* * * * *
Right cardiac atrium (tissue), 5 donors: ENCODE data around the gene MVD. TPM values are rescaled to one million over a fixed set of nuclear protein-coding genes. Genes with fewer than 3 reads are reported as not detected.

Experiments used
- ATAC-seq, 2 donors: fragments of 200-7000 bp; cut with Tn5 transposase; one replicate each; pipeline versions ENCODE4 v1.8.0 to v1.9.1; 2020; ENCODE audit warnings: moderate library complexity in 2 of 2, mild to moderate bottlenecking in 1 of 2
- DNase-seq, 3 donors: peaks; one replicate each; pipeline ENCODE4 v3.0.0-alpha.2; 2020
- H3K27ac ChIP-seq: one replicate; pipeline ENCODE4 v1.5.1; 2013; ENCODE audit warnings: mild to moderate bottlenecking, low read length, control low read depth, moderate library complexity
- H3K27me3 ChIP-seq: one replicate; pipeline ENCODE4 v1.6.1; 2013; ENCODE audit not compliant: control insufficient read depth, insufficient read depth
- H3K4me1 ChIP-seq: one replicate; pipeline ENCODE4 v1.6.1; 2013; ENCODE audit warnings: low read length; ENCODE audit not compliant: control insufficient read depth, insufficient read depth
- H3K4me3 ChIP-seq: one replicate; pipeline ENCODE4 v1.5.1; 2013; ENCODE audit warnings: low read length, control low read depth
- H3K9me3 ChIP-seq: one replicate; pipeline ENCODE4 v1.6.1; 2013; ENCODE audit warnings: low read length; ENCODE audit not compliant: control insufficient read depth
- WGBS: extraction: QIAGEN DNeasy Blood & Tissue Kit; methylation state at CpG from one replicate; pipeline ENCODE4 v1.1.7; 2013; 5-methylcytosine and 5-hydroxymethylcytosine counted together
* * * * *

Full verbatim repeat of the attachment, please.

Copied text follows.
Right cardiac atrium (tissue), 5 donors: ENCODE data around the gene MVD. TPM values are rescaled to one million over a fixed set of nuclear protein-coding genes. Genes with fewer than 3 reads are reported as not detected.

Experiments used
- ATAC-seq, 2 donors: fragments of 200-7000 bp; cut with Tn5 transposase; one replicate each; pipeline versions ENCODE4 v1.8.0 to v1.9.1; 2020; ENCODE audit warnings: moderate library complexity in 2 of 2, mild to moderate bottlenecking in 1 of 2
- DNase-seq, 3 donors: peaks; one replicate each; pipeline ENCODE4 v3.0.0-alpha.2; 2020
- H3K27ac ChIP-seq: one replicate; pipeline ENCODE4 v1.5.1; 2013; ENCODE audit warnings: mild to moderate bottlenecking, low read length, control low read depth, moderate library complexity
- H3K27me3 ChIP-seq: one replicate; pipeline ENCODE4 v1.6.1; 2013; ENCODE audit not compliant: control insufficient read depth, insufficient read depth
- H3K4me1 ChIP-seq: one replicate; pipeline ENCODE4 v1.6.1; 2013; ENCODE audit warnings: low read length; ENCODE audit not compliant: control insufficient read depth, insufficient read depth
- H3K4me3 ChIP-seq: one replicate; pipeline ENCODE4 v1.5.1; 2013; ENCODE audit warnings: low read length, control low read depth
- H3K9me3 ChIP-seq: one replicate; pipeline ENCODE4 v1.6.1; 2013; ENCODE audit warnings: low read length; ENCODE audit not compliant: control insufficient read depth
- WGBS: extraction: QIAGEN DNeasy Blood & Tissue Kit; methylation state at CpG from one replicate; pipeline ENCODE4 v1.1.7; 2013; 5-methylcytosine and 5-hydroxymethylcytosine counted together